Less than a week after Buckingham Palace released a statement about how the Duke of York, 59, was “appalled by the recent reports of Jeffrey Epstein’s alleged crimes,” the royal released a second statement.
“It is apparent to me since the suicide of Mr. Epstein that there has been an immense amount of media speculation about so much in his life. This is particularly the case in relation to my former association or friendship with Mr. Epstein. Therefore I am eager to clarify the facts to avoid further speculation,” he wrote.
“I met Mr. Epstein in 1999. During the time I knew him, I saw him infrequently and probably no more than only once or twice a year. I have stayed in a number of his residences. At no stage during the limited time I spent with him did I see, witness or suspect any behavior of the sort that subsequently led to his arrest and conviction,” he wrote. “I had said previously that it was a mistake and an error to see him after his release in 2010 and I can only reiterate my regret that I was mistaken to think that what I thought I know of him was evidently not the real person, given what we now know. I have tremendous sympathy for all those affected by his actions and behaviour.”
In 2008, Epstein pleaded guilty to a felony charge of solicitation of a minor and was sentenced to 18 months in jail. After serving 13 months, he was granted work release and registered as a sex offender.
The royal added: “His suicide has left many unanswered questions and I acknowledge and sympathise with everyone who has been affected and wants some form of closure. This is a difficult time for everyone involved and I am at a loss to be able to understand or explain Mr. Epstein’s lifestyle. I deplore the exploitation of any human being and would not condone, participate in, or encourage any such behavior.”
Earlier in August, Buckingham Palace released a statement on Andrew’s behalf after new video footage emerged that appeared to show the prince at the Manhattan home of Epstein in 2010.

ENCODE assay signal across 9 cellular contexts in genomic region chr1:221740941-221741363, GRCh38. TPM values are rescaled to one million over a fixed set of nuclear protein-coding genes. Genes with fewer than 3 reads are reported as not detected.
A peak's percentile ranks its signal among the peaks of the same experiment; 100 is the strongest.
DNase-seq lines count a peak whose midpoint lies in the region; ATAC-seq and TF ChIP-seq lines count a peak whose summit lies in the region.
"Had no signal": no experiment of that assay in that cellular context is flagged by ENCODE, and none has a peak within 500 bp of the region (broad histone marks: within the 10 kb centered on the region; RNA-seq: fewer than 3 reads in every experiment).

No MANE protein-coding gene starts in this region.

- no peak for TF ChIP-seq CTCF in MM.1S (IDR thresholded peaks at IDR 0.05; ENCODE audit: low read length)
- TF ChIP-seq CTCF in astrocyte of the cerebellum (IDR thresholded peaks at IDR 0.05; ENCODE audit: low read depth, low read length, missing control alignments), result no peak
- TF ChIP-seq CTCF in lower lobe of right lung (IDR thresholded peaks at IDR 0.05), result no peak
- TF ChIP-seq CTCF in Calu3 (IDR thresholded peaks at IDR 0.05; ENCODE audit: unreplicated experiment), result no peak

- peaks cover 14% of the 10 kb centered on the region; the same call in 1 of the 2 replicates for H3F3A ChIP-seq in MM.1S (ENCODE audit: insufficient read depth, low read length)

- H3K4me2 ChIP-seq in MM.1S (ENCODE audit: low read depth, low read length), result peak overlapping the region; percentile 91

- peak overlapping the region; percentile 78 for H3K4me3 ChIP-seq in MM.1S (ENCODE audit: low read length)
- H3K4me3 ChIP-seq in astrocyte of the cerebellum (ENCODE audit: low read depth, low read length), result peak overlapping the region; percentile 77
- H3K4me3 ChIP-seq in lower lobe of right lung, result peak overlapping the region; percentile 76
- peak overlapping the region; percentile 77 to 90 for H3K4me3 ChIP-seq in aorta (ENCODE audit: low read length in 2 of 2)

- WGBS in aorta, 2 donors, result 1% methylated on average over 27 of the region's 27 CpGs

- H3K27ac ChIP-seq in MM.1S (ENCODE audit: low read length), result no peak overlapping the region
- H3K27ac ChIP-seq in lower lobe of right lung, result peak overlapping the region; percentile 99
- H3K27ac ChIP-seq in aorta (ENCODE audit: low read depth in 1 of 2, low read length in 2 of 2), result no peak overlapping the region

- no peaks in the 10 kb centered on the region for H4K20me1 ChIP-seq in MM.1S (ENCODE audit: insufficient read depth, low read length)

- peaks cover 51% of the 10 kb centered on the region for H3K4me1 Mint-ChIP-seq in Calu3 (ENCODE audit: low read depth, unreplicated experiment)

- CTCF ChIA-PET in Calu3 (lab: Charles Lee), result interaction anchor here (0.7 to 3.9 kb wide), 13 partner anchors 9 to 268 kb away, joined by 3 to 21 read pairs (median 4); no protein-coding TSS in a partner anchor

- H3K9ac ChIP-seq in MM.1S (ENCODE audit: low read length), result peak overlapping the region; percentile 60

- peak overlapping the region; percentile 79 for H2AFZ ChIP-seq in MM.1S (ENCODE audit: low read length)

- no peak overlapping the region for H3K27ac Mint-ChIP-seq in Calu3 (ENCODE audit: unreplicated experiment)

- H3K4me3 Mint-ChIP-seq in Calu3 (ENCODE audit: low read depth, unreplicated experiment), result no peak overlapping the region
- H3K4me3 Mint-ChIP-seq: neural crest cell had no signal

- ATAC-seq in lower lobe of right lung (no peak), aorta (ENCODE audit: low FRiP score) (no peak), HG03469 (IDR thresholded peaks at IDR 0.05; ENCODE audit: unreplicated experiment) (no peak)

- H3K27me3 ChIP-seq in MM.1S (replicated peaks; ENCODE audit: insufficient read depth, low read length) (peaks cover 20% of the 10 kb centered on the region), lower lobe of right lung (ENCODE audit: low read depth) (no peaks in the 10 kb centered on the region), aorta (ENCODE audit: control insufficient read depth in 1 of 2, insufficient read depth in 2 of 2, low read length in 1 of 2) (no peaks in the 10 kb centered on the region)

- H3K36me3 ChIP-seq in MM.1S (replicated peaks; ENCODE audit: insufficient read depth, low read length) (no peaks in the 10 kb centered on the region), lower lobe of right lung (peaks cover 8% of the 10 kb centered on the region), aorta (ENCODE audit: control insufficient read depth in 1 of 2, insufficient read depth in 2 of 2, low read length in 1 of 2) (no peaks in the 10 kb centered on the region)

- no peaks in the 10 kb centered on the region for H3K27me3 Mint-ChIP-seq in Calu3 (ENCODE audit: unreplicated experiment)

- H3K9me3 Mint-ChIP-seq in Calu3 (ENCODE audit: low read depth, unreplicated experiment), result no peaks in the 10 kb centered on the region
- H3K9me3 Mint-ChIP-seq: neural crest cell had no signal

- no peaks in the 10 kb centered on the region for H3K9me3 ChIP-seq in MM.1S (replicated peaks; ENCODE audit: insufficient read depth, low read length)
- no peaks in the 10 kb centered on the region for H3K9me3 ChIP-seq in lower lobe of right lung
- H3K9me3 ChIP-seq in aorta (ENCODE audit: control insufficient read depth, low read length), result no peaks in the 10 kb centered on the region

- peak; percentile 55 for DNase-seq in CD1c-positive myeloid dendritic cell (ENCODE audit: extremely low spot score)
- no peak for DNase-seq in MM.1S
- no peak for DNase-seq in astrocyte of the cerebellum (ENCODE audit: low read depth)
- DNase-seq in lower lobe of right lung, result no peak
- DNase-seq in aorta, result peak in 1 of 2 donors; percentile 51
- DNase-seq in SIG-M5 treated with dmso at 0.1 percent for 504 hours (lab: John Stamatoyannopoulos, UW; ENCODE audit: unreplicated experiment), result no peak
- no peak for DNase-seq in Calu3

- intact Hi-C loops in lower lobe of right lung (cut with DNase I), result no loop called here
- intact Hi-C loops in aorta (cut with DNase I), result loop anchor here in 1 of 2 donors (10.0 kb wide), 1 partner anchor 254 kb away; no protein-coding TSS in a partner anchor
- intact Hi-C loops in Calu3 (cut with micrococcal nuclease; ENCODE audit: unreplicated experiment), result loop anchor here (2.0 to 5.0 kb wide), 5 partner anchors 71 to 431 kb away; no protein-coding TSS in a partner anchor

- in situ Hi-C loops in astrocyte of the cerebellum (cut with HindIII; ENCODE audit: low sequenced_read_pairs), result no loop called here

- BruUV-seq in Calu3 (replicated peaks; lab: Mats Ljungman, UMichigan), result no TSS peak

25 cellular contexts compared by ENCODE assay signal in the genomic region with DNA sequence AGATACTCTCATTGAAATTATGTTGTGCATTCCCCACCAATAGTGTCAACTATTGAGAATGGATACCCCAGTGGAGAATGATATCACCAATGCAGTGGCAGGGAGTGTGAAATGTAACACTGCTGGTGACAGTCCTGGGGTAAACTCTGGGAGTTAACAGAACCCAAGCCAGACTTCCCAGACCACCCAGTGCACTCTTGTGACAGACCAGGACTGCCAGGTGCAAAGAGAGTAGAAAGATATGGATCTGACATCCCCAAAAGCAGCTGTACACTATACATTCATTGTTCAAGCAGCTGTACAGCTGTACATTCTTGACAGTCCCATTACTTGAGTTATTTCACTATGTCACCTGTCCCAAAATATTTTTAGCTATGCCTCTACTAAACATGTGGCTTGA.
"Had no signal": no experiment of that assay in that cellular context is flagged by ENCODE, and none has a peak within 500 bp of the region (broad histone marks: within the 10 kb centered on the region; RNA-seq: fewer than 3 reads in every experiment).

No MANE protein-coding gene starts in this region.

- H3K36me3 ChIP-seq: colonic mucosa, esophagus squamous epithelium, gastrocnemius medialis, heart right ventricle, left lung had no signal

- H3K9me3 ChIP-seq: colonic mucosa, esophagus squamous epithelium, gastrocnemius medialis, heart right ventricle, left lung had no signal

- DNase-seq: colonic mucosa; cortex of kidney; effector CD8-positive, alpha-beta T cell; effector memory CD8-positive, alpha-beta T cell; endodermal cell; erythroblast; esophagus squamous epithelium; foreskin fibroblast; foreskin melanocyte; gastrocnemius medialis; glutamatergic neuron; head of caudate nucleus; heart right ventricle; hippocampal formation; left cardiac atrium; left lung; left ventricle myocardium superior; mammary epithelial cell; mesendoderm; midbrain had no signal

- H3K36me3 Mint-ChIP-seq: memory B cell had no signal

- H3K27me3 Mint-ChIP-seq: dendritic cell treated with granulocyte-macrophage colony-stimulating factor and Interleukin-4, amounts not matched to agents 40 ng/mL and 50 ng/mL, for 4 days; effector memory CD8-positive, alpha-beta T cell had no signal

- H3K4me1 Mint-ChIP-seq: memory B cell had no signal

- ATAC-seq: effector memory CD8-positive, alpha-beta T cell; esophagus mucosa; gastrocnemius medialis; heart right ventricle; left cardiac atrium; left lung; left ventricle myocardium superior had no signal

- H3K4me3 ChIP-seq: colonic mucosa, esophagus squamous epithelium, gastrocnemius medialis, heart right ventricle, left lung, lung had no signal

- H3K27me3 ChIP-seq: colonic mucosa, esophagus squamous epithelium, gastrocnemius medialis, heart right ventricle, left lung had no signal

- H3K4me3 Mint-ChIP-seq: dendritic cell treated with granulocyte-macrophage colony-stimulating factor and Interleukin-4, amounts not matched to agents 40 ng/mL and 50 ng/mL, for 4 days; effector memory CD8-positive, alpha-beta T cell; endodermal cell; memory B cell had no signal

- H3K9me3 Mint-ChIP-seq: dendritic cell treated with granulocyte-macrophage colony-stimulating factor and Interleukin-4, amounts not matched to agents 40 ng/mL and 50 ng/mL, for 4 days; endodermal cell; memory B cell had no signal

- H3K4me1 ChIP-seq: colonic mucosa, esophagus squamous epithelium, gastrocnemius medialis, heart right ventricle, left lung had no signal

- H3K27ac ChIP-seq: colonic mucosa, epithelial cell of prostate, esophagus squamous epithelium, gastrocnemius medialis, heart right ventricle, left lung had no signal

“The Duke of York has been appalled by the recent reports of Jeffrey Epstein’s alleged crimes,” Buckingham Palace said in a statement released to PEOPLE.
“His Royal Highness deplores the exploitation of any human being and the suggestion he would condone, participate in or encourage any such behaviour is abhorrent,” the statement concluded.
Epstein, 66, died by suicide in jail, authorities confirmed on Aug. 16. The billionaire financier was discovered in cardiac arrest nearly a month after he was arrested for allegedly sex-trafficking girls as young as 14 and died in the hospital, CNN reported at the time.
While vacationing with his mother Queen Elizabeth in Scotland this month, new legal documents from a 2015 defamation case — in which a woman claimed during her deposition she was groped by Andrew while he was staying at one of Epstein’s properties in 2001 — were unearthed. A palace spokesperson responded, saying, “This relates to proceedings in the United States, to which The Duke of York is not a party. Any suggestion of impropriety with underage minors is categorically untrue.
The defamation case was brought by Virginia Giuffre, an alleged victim of Epstein, against socialite Ghislaine Maxwell, who claimed to have introduced the prince to her friend Epstein, the BBC previously reported.
Buckingham Palace continues to issue strong denials that Giuffre (then Roberts) was forced to have sex with Andrew, at age 17. “It is emphatically denied that The Duke of York had any form of sexual contact or relationship with Virginia Roberts,” the statement said. “Any claim to the contrary is false and without foundation.”
He first issued a denial in 2015, and a Florida judge ruled Giuffre’s claims “lurid” and “unnecessary” in April 2015.